God bears witness that there is no god, except Him,
that is, God knows, God informs, and God rules that there is no god, except Him. It is the bearing witness (shahāda) of the Real to the Real that He is the Real. The first one to bear witness that He is God is God and He bears witness in all His eternity without beginning (āzāl) by His words,
His speaking, and His eternal address. He has given information about His singular existence, His unwavering being, His everlasting unseen, His continuous essence, His infinite majesty, and His endless beauty.
Then He said, God bears witness throughout all His eternity without end (ābād). God bears witness, that is, God makes things clear by what He demonstrates in proofs (barāhīn), establishes in indicators of certainty (dalāÌil al-yaqīn), makes manifest with signs (āyāt), and discloses with indisputable evidence (bayyināt). In all that He has created and brought forth, and made manifest from [what was previously] concealed in [the realm of] non-existence, and produced according to what He wills, from independent things that are perceived (aʿyān) and the vanishing traces [left by things, actions or attributes] (āthār), from the essential qualities of things (dhawāt) in their potentiality and the attributes (ṣifāt) which come to be in specific places-each part [of this whole] is a clear expression of His existence and a plain elucidation of His Lordship, a witness (shāhid) to His Eternity, and a notifier to the intellects that He is One (wāḥid), Mighty, and Glorious (mājid).
He (سبحانه) bore witness to the majesty (jalāl) of His Measure and the perfection (kamāl) of His Might at the time when there was no denial, no ignorance, no knowledge of any created thing, no intellect, no conformity, no disbelief, no events, no other, no deviation, no idolatry, no understanding, no falsehood, no heaven, no space, no darkness, no light, no principles of what should be rejected (wa-lā uṣūl li-l-mardūdāt)34 and no judgments on differences in the affairs of time (wa-lā fuṣūl bi-ikhtilāfi al-awqāt).
and the angels, He did not confirm His own bearing witness to His oneness (waḥdāniyya) by the bearing witness of the angels. Rather, He gladdened and strength- ened them when He directed them to the right course of bearing witness to Him, and when He guided them to knowledge of His oneness
and those of knowledge; upholding justice; there is no god except Him, the Mighty, the Wise.
They are the friends (awliyāÌ) from among the children of Adam because they know the majesty of His Power and they recognize the attribute of His Might. He honored them when He associated His bearing witness to their bearing witness.
They bear witness from witnessing and discern- ment (shuhūdin wa-taʿyīnin), not from conjecture and guessing (ẓannin wa-takhmīnin). If they do not have knowledge of something at a given time by necessity or by sensory perception (Ḍarūratan wa-ḥissan), they do not believe it by conjecture and surmise (ẓannan wa-ḥadsan). He makes Himself known to them so they come to know Him. He calls them to bear witness and because of that they bear witness. If He did not tell them who He is, they would not know. The religious scholars (ʿulamāÌ) bear witness by the clarity of their intellects (ʿuqūl) while those who have experienced God's unity (muwaḥḥidūn) bear witness after their extinction (khumūd). They are as it is said:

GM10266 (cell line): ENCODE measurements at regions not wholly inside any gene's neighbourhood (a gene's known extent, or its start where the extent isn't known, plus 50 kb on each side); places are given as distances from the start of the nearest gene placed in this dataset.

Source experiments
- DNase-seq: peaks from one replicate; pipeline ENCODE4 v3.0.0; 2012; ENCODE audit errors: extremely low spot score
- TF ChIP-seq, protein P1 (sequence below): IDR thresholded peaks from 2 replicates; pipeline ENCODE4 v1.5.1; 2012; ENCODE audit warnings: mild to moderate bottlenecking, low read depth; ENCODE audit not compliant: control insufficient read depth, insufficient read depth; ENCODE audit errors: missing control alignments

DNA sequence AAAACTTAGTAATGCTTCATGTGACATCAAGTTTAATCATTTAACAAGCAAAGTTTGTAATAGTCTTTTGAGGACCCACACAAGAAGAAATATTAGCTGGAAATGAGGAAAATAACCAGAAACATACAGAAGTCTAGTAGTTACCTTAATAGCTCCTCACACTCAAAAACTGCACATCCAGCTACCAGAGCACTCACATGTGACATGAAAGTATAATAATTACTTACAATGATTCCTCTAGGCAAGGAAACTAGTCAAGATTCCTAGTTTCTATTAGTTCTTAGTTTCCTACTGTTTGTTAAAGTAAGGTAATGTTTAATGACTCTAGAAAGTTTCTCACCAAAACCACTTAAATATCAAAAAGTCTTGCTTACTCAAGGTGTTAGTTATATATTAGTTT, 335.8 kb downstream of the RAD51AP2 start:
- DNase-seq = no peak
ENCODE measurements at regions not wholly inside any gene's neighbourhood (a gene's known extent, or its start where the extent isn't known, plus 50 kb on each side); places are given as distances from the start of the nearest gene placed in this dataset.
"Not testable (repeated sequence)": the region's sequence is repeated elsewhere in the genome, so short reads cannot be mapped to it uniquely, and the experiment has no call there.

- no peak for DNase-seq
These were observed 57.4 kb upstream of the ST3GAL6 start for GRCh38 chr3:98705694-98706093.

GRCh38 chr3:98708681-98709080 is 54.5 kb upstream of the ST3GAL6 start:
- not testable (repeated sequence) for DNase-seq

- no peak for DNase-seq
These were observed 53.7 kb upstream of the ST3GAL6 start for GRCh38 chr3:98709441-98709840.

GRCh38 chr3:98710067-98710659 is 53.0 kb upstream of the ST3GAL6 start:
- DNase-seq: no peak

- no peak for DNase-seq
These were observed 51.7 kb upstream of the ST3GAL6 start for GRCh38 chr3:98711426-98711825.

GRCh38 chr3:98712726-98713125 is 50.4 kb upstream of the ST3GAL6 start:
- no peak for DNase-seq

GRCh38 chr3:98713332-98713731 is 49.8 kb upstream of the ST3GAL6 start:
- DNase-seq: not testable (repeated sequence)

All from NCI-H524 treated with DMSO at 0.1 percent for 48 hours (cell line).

Consumed by the force of the Real, they have been extinguished.
After their being annihilated,
they are made to speak of God's unity.
The One who brings about what appears from them is other than them. The One who stands in for them in what they face is not them. They were, but became separate (kānū lakinnahum bānū).
The one who spoke for them said:
My book to you
was after my death by a night.
I did not know
I would write after my death.
Those of knowledge are on different levels: the knower whose quality is conformity [to God's command and decree] and religious disciplines (rahbāniyya) and the knower whose attribute is annihilation because of divine lordliness (rabbāniyya). [There is] the knower who recognizes the rulings of His permitted and prohibited things; the knower who knows His reports (akhbār), practices (sunan), and traditions (āthār); the knower who knows His book and is aware of its exegesis (tafsīr) and interpretation (taÌwīl), its clear verses and revelation; the knower who knows His attributes and His qualities, and studies His proofs and unity; and the knower whom He treats with kindness until He brings him [into His presence], then He unveils Himself to him and overwhelms him so that the name (ism) remains while the perceived entity (ʿayn) is effaced, and the decree (ḥukm) arrives while the servant fades away.
The one who spoke for them said:
The sons of the ḥaqq
are nourished solely by the Real (al-ḥaqq),
so the attribute of the Real (al-ḥaqq) is adopted within them.
This only alludes to their annihilation from their sensory perceptions (iḥsās) and from the different types of knowledge [acquired] through their
lower selves. As for their entities (aʿyān), they are created, and the states that will come to pass through their essential natures (dhawāt) are pre- determined. The essence of the Real is not characterized by any possible contingency, and the attributes of His essence cannot be connected to anything other [than Him], nor can they be separated from the essence. The Real is sanctified from every opposite and equal, union and division, gathering and separation, anything otherand creation, dominion and celestial body, mark and trace (athar), servant and human being (bashar), sun and moon (qamar), individual person and dust (ghabar).